Rampant tansy causing a weed 'pandemic'

Jessie Darland Kitsap SunPublished 11:00 AM EDT Sep 13, 2020People say ridding their properties of tansy 

توسط ABESTANEWS در 26 شهریور 1399

People say ridding their properties of tansy ragwort is a continuing battle. Some call the plant a curse. 

Tansy ragwort is a Class B noxious weed, meaning it is a high priority for removal and is toxic to animals and humans. Some consider tansy ragwort and Scotch broom — another yellow-flowered invasive plant — to be equally frustrating to get rid of.

Tansy ragwort is particularly harmful to small farms and those with horses. Rosemary Collins, owner of Pony Up Rescue for Equines in Olalla, said it must be pulled out as soon as it’s noticed, and she hopes her neighbors do the same. 

“If an animal — horse, goat, cattle, llama — is hungry and there isn’t any other available forage, anything becomes fair game to fill their hungry belly,” Collins said. “So if this is the only thing available, it could be eaten and have disastrous results.”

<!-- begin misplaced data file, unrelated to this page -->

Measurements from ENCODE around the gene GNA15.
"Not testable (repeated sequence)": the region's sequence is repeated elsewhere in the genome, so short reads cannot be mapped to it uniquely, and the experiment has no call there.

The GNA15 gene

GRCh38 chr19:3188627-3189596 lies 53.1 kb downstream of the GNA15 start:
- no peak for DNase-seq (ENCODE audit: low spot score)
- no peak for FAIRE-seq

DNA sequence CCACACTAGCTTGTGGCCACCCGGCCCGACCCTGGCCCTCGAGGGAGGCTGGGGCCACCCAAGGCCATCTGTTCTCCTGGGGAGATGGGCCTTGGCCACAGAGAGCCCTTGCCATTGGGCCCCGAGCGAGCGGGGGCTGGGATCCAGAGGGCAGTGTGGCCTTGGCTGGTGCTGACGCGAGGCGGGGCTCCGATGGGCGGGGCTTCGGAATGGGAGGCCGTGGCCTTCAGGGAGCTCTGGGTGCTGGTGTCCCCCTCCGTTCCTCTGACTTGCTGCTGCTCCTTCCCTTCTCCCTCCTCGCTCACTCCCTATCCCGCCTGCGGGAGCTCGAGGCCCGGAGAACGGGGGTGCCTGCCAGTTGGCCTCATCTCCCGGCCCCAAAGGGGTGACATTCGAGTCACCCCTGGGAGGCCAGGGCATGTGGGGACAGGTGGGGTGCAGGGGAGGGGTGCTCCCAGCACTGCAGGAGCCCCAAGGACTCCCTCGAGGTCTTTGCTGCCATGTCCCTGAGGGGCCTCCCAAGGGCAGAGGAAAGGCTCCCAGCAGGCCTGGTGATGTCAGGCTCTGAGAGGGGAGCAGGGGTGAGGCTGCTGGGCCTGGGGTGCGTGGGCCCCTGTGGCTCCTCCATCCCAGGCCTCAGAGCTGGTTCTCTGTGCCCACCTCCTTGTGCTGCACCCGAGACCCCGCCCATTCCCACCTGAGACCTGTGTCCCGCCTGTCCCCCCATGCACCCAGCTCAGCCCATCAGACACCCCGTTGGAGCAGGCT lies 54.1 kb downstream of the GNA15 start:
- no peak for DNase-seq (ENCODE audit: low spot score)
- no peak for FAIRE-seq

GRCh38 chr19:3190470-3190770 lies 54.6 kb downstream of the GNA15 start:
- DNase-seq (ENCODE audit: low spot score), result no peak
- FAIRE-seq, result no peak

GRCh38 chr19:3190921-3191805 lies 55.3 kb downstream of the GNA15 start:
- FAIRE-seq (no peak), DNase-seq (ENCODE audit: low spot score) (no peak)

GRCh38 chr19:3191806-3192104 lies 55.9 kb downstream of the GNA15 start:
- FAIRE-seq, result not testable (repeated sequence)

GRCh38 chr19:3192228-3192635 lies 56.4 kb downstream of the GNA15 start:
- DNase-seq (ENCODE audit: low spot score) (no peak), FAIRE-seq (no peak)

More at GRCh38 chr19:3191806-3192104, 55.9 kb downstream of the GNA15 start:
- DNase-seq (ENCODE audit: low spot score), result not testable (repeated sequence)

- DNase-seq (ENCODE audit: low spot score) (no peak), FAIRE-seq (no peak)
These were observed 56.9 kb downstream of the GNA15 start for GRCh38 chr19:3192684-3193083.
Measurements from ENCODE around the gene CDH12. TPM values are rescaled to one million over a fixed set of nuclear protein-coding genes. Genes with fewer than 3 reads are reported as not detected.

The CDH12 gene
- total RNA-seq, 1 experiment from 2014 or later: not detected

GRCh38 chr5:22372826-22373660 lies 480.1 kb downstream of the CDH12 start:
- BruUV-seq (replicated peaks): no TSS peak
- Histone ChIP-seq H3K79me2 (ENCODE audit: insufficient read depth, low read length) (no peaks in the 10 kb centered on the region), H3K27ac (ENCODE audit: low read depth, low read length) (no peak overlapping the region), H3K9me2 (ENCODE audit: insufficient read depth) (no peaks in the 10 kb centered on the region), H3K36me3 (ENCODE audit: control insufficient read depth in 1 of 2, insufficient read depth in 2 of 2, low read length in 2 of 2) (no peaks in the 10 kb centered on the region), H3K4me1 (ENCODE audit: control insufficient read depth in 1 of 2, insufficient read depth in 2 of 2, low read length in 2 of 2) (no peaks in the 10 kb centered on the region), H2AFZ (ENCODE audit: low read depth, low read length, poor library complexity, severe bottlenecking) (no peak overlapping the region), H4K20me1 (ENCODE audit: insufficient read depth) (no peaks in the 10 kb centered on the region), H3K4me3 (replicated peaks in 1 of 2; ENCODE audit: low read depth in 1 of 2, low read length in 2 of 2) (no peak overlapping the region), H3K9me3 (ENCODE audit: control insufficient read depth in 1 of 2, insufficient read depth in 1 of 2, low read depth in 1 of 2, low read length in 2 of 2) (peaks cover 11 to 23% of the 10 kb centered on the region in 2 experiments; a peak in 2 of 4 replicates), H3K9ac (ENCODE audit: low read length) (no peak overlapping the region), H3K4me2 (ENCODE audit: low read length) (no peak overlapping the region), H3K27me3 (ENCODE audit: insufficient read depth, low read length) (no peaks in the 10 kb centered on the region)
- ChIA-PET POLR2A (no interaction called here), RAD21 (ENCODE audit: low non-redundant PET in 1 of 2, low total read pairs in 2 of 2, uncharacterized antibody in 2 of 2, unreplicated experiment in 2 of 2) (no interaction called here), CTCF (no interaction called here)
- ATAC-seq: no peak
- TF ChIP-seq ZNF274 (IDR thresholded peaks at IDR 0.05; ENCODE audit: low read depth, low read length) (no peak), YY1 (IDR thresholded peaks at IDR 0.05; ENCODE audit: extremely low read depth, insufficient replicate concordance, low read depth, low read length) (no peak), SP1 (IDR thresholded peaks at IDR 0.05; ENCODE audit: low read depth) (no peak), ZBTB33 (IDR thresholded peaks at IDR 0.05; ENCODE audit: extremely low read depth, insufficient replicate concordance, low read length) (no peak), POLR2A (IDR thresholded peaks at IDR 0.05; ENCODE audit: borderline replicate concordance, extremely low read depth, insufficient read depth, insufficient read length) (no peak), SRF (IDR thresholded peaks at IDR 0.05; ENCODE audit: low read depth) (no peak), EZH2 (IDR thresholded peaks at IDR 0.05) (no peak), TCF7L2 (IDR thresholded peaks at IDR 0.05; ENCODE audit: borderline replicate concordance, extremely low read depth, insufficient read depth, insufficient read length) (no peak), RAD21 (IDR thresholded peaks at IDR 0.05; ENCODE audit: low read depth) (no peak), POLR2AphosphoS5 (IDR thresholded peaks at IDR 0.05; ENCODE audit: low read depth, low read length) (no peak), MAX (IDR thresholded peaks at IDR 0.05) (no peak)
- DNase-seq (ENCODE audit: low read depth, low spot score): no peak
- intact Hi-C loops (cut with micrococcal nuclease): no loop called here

Collins said she’s seen a huge amount in Kitsap this year, specifically along roadsides in South Kitsap and the sides of Highway 16. 

The plant can also go to seed after the animal defecates. It pops up in any open area and likes to grow in gravelly poor soil, but it will also do well in good soil. It also loves roadsides, said Dana Coggon, noxious weed coordinator for Kitsap County.

When trees are harvested and there is bare land, tansy and other noxious weeds like Scotch broom take over. Since this area is a temperate climate, tansy has been seen blooming as early as January and as late as December. It’s also possible for tansy to germinate several times throughout the year, with climate change only making the problem worse, Coggon explained.